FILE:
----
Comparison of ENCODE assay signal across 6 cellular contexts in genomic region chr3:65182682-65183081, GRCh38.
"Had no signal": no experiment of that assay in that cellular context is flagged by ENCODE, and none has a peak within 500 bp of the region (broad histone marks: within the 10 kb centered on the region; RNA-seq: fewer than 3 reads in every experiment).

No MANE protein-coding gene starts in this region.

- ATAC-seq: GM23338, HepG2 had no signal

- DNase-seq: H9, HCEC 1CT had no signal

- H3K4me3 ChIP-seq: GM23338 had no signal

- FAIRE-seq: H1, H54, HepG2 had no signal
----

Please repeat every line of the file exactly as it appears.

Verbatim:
Comparison of ENCODE assay signal across 6 cellular contexts in genomic region chr3:65182682-65183081, GRCh38.
"Had no signal": no experiment of that assay in that cellular context is flagged by ENCODE, and none has a peak within 500 bp of the region (broad histone marks: within the 10 kb centered on the region; RNA-seq: fewer than 3 reads in every experiment).

No MANE protein-coding gene starts in this region.

- ATAC-seq: GM23338, HepG2 had no signal

- DNase-seq: H9, HCEC 1CT had no signal

- H3K4me3 ChIP-seq: GM23338 had no signal

- FAIRE-seq: H1, H54, HepG2 had no signal